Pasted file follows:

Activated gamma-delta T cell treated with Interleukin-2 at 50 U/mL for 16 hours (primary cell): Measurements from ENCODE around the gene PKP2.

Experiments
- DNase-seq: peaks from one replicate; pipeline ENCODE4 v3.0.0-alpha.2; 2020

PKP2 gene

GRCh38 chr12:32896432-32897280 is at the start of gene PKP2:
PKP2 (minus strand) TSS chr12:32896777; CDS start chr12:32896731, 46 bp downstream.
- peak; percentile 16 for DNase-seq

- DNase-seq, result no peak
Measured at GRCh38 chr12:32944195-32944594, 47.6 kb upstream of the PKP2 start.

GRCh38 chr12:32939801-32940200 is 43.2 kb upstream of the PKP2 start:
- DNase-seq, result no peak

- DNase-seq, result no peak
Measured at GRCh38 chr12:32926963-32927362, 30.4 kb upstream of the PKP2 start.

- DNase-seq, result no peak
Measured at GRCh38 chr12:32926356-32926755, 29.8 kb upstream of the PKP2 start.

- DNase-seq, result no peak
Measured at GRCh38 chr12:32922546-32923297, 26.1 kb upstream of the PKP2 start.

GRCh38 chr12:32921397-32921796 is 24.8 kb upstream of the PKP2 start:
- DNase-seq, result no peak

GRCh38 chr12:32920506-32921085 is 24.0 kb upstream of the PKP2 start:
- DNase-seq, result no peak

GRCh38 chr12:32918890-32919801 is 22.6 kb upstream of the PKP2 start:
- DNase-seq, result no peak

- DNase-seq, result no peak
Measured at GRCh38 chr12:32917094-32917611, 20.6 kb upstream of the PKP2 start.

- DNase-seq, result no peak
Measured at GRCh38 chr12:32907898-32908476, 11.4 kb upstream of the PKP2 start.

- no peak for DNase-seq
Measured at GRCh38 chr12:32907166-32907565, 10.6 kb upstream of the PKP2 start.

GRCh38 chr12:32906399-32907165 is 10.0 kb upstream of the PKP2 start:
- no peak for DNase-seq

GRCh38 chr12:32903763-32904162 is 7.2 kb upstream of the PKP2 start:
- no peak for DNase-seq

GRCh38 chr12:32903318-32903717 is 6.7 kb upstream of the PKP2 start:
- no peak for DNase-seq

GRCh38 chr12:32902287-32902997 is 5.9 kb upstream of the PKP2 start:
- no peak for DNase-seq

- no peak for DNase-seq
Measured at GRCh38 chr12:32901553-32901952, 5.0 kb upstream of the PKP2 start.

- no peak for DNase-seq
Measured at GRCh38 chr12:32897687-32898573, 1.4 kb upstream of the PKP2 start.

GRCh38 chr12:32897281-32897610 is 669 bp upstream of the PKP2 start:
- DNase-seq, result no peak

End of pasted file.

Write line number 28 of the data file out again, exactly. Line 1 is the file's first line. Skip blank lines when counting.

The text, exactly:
- no peak for DNase-seq